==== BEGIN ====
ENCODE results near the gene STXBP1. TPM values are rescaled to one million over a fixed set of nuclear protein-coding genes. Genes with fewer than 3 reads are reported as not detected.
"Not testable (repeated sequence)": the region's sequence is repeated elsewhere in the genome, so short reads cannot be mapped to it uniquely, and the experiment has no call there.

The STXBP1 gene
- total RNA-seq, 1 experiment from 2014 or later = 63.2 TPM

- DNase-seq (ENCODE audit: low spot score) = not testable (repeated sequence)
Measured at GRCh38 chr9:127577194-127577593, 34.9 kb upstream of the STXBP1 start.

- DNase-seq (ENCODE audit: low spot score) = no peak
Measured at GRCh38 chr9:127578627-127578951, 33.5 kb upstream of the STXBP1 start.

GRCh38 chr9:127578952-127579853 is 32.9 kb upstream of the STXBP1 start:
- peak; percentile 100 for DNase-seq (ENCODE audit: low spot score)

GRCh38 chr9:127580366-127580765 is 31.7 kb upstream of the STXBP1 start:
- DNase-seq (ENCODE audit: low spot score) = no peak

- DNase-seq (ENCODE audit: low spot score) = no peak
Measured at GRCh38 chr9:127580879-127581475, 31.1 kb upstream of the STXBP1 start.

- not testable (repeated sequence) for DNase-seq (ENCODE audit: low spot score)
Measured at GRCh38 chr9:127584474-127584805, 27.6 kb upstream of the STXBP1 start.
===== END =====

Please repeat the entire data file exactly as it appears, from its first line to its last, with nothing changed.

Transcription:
ENCODE results near the gene STXBP1. TPM values are rescaled to one million over a fixed set of nuclear protein-coding genes. Genes with fewer than 3 reads are reported as not detected.
"Not testable (repeated sequence)": the region's sequence is repeated elsewhere in the genome, so short reads cannot be mapped to it uniquely, and the experiment has no call there.

The STXBP1 gene
- total RNA-seq, 1 experiment from 2014 or later = 63.2 TPM

- DNase-seq (ENCODE audit: low spot score) = not testable (repeated sequence)
Measured at GRCh38 chr9:127577194-127577593, 34.9 kb upstream of the STXBP1 start.

- DNase-seq (ENCODE audit: low spot score) = no peak
Measured at GRCh38 chr9:127578627-127578951, 33.5 kb upstream of the STXBP1 start.

GRCh38 chr9:127578952-127579853 is 32.9 kb upstream of the STXBP1 start:
- peak; percentile 100 for DNase-seq (ENCODE audit: low spot score)

GRCh38 chr9:127580366-127580765 is 31.7 kb upstream of the STXBP1 start:
- DNase-seq (ENCODE audit: low spot score) = no peak

- DNase-seq (ENCODE audit: low spot score) = no peak
Measured at GRCh38 chr9:127580879-127581475, 31.1 kb upstream of the STXBP1 start.

- not testable (repeated sequence) for DNase-seq (ENCODE audit: low spot score)
Measured at GRCh38 chr9:127584474-127584805, 27.6 kb upstream of the STXBP1 start.